(5-6 double-spaced pages; 7-10 pages for Honors undergrads and graduate students, not counting illustrations):
This is due at the beginning of lecture on Monday, November 20, and is intended to give you an opportunity actually to do environmental history yourself as a way of synthesizing what you've learned from the entire course. Our premise for this assignment is that students in our class have been asked to serve as program consultants to the staff of the new (alas, fictional) Smithsonian Museum of American Environmental History in Washington, DC. Choose a single important organism or tool or technology, or a single set of relationships or processes or environmental transformations, that deserves to be analyzed and interpreted in this new museum, and write an illustrated interpretive essay that could serve as an exhibit in the museum. Your essay should consist of 5-6 pages of double-spaced text (7-10 pages for grads and Honors undergrads) and at least 3 images. (You're welcome to use more images if you're so inclined; again, images don't count against your total number of pages.) You should provide citations for all facts, images, and quotations you include to support the interpretations in your essay, using Chicago Manual of Style citation format to document your sources: https://writing.wisc.edu/Handbook/DocChicago.html
It is very important for you to keep track of, acknowledge, and be respectful of the sources you use in writing your final paper. The Web has made it so easy for students to copy and paste information they find online that it may be tempting for you simply to paste some of this material into what we write. Don't EVER do this. Plagiarism is a very serious ethical infraction—pretending that someone else's work is your own—and will get you into serious trouble if it's discovered. To learn more about plagiarism and how to avoid it, consult the following online resources: UW-Madison Writing Center: http://writing.wisc.edu/Handbook/QuotingSources.html Yale Writing Center: http://writing.yalecollege.yale.edu/advice-students/using-sources/understanding-and-avoiding-plagiarism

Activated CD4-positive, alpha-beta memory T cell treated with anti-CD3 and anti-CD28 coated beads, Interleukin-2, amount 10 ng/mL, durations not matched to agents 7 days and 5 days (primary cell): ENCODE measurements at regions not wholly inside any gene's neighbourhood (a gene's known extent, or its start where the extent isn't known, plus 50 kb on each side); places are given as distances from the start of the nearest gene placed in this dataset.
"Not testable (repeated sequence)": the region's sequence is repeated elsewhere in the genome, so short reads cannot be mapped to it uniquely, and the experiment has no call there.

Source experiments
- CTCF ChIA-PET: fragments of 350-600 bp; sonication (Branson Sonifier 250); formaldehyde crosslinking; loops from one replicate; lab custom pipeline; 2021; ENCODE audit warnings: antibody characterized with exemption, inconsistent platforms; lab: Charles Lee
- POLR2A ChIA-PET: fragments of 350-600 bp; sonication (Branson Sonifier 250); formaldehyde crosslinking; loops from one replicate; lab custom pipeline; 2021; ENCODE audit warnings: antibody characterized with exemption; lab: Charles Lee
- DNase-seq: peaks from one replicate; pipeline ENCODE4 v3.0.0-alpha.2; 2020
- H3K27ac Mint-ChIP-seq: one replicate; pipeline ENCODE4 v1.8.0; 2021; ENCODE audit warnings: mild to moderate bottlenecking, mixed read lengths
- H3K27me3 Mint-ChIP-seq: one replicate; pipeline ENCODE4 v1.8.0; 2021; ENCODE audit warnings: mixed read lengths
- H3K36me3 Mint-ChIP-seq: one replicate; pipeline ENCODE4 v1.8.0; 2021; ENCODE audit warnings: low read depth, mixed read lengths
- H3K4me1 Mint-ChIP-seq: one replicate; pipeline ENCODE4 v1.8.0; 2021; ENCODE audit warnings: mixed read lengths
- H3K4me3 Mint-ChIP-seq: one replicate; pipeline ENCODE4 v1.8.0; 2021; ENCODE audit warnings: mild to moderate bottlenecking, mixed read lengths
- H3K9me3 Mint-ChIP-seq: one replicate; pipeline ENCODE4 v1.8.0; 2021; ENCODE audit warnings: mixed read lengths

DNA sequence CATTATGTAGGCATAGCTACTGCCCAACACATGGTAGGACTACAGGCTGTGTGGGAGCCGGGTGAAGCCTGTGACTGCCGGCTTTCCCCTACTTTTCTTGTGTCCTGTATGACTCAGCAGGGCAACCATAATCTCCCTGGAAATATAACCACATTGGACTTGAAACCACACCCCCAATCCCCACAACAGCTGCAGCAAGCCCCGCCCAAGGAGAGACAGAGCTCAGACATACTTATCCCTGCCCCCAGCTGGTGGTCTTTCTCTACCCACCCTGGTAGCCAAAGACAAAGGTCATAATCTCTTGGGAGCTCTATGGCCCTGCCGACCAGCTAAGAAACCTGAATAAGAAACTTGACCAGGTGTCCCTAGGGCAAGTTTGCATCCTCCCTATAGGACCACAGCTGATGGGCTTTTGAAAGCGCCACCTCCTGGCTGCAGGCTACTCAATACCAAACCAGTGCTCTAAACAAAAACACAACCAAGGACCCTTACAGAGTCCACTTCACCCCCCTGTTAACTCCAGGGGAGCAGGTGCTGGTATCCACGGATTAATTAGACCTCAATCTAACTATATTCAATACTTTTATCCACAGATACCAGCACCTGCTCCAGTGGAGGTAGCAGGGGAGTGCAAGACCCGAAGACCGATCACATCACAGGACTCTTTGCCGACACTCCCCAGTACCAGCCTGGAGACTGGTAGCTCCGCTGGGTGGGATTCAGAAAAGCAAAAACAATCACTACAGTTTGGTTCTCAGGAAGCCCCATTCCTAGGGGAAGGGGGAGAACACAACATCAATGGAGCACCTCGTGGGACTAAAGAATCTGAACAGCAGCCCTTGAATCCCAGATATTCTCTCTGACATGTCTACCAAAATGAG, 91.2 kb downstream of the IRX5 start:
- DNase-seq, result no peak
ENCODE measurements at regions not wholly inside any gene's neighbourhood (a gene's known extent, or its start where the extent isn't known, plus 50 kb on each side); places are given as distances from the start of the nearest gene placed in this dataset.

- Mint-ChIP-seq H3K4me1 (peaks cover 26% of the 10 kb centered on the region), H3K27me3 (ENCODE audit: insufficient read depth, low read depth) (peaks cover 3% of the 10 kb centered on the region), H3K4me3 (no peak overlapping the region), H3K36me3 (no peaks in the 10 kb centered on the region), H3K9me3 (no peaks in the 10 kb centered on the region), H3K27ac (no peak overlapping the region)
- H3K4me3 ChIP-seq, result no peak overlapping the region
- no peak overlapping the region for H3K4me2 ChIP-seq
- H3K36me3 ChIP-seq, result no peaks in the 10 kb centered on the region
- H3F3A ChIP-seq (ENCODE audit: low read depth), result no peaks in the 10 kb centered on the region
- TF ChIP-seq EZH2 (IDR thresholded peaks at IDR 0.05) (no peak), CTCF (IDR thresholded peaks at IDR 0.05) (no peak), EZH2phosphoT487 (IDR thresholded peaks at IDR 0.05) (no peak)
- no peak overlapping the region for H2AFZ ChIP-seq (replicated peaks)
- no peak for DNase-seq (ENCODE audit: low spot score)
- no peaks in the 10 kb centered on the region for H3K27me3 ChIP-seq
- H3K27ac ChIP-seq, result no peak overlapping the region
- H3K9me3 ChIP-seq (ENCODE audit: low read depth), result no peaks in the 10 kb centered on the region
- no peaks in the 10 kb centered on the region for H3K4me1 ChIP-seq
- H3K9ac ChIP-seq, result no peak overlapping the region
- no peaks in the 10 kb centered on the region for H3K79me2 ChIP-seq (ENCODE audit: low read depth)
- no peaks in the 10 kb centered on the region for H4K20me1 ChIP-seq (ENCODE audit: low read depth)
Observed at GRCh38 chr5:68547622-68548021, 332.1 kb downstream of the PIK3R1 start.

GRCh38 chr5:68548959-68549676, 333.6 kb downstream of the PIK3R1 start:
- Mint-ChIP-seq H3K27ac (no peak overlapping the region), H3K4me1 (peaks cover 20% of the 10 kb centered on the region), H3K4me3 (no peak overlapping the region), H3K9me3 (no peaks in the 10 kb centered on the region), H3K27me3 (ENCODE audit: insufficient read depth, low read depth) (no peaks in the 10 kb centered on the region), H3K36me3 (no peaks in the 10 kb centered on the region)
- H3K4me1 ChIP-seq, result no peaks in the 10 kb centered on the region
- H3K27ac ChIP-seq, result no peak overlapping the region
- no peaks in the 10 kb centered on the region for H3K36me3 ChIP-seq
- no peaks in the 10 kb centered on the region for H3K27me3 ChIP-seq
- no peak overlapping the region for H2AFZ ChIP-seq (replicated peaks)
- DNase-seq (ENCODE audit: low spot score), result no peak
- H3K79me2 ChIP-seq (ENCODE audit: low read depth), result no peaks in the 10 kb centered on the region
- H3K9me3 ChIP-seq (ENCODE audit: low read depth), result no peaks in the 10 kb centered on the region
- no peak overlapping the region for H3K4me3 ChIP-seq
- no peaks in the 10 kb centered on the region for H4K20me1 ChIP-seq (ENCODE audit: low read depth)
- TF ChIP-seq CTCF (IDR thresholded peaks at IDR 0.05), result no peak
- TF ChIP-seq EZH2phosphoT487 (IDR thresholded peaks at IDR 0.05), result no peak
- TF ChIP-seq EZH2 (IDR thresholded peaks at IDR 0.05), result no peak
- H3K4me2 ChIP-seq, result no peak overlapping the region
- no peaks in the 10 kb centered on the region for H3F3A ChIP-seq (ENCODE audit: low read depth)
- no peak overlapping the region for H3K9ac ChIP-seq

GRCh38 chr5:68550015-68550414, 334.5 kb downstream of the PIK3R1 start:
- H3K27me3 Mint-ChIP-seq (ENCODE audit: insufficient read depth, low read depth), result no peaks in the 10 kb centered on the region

The History Department's "History Lab" is an invaluable resource center where experts (Ph.D. students) will assist you with your papers. No matter what your stage in the writing process—choosing a topic, conducting research, composing a thesis, outlining your argument, revising your drafts—the History Lab staff is here, along with your professors and teaching assistants, to help you sharpen your skills and become a more successful writer. Sign up for a one-on-one consultation online: https://history.wisc.edu/undergraduate-program/the-history-lab/ You're also strongly encouraged to use UW-Madison's wonderful Writing Center for help with your papers: https://writing.wisc.edu
Because the majority of lectures take place in a darkened room with PowerPoint presentations, because bright laptop screens are distracting to other students in this environment, and because the temptation to multitask has become so enormous now that wireless connections to the Internet are available in most lecture halls, the use of laptop computers, tablets, cell phones, or other screen-based devices is NOT permitted during lectures or discussion sections. If you have a medical reason for needing to use a laptop or other screen-based device that has been authorized by the McBurney Center, please let us know so we can discuss strategies for your use of these devices that will be minimally disruptive to other students.
If you are a McBurney student who needs any special accommodations for the course, please make sure your section leader is aware of your situation as early in the semester as possible, and well in advance of any examinations for which accommodations will be required.